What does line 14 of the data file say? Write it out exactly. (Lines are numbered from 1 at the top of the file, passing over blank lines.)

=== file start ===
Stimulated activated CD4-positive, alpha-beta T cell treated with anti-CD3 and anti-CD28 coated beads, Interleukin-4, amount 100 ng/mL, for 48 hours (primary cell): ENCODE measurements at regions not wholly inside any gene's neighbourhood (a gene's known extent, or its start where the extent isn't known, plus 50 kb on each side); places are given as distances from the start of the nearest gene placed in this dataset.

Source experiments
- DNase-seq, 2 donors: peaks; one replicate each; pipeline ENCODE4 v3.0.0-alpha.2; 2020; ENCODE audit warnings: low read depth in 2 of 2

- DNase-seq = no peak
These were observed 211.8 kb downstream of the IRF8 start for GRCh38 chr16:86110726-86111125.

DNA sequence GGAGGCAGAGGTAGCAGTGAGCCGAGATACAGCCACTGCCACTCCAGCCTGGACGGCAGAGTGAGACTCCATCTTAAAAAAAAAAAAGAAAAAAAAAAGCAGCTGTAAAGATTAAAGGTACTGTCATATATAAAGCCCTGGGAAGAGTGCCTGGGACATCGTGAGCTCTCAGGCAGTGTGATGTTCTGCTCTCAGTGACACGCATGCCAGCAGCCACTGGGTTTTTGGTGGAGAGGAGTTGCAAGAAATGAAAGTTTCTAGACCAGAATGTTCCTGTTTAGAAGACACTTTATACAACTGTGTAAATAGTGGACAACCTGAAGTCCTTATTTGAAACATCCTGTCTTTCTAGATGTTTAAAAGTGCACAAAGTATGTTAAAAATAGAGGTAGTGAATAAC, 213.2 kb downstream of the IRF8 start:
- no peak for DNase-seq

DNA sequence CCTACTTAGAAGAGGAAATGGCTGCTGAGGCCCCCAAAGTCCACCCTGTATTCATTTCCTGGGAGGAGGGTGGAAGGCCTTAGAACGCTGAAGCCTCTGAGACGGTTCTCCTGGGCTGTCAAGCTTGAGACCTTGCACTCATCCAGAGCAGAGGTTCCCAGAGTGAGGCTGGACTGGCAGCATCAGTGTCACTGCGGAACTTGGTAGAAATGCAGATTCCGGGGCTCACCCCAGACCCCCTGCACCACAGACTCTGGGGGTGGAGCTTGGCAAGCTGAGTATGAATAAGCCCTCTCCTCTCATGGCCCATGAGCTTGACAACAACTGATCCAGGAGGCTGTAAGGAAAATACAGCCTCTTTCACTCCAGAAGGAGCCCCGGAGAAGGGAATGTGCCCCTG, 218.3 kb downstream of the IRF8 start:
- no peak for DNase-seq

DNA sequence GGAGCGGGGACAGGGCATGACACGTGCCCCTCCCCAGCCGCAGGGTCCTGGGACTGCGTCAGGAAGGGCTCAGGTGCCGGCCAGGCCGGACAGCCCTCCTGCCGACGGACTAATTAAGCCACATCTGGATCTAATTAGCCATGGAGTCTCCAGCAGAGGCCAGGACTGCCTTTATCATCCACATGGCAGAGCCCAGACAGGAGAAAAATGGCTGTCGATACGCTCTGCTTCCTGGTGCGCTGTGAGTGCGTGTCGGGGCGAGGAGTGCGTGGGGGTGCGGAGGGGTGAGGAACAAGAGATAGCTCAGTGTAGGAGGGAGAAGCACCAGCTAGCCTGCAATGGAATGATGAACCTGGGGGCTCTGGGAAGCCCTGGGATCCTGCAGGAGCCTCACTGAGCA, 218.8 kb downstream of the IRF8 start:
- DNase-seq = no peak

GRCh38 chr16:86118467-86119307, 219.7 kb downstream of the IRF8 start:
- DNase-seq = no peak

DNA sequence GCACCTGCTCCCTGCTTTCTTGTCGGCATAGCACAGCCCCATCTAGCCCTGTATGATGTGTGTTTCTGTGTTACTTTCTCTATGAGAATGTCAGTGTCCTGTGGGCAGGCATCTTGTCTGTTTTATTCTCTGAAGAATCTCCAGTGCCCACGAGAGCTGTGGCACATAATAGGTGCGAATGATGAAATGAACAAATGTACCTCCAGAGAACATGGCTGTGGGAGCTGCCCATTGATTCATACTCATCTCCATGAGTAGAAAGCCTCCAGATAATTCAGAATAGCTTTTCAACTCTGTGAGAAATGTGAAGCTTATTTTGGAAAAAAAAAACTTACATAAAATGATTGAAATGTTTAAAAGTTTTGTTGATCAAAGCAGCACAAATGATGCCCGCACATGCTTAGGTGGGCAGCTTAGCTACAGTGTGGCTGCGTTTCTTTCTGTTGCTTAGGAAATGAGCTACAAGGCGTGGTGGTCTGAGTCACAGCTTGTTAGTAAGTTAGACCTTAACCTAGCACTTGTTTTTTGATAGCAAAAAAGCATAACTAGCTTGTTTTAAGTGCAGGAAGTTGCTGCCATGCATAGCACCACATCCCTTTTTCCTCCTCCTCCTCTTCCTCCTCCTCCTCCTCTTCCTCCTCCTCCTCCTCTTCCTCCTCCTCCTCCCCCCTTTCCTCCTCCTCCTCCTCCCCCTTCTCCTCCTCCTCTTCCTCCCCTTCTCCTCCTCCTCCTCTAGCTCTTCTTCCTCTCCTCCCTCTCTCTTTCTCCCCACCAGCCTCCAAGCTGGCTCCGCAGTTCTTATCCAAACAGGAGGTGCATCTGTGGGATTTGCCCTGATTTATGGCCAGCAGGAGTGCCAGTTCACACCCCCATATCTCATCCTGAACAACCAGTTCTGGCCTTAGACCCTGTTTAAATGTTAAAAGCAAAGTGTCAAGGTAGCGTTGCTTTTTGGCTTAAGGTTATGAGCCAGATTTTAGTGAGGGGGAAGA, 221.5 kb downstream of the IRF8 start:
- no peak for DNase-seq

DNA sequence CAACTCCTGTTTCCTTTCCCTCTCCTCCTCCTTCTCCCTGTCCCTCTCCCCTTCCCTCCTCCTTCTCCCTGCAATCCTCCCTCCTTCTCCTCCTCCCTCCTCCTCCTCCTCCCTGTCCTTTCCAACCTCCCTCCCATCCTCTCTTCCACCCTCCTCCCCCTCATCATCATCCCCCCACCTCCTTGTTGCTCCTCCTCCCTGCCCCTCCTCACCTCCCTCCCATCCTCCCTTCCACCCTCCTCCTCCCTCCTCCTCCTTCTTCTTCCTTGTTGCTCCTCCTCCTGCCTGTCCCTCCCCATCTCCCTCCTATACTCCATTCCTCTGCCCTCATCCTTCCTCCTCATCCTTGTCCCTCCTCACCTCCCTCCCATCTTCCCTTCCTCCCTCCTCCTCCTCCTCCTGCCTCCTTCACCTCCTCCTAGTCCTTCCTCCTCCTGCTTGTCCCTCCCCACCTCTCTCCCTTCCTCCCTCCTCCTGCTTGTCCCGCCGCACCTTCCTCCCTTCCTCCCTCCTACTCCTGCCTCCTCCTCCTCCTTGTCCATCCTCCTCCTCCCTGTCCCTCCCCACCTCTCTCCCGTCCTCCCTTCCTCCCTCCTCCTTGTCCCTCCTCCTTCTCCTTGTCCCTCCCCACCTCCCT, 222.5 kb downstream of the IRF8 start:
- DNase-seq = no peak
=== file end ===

DNA sequence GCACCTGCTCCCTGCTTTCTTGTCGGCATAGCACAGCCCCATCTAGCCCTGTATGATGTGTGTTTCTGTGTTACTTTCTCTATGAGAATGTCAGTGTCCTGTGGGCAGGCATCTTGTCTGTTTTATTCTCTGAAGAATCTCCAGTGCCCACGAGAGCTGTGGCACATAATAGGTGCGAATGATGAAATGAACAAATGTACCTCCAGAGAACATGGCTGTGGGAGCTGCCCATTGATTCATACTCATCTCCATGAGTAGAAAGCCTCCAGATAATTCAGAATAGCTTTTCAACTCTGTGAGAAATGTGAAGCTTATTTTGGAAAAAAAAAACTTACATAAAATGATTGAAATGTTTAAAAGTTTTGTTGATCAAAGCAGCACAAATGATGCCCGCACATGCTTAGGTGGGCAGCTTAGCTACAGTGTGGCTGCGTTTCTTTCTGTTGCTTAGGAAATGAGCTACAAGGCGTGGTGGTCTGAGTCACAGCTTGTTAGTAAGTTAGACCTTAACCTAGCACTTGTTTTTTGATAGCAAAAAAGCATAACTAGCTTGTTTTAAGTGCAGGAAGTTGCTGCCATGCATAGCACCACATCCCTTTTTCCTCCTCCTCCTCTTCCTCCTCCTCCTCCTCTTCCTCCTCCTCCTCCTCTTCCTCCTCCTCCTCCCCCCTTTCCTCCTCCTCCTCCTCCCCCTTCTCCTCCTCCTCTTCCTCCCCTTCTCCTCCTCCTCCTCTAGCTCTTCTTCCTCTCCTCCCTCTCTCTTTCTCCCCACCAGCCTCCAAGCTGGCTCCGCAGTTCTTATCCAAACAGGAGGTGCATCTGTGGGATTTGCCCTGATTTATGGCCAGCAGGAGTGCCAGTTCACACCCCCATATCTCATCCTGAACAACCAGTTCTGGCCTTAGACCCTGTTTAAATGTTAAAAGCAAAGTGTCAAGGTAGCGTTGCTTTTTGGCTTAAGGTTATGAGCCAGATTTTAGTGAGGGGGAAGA, 221.5 kb downstream of the IRF8 start: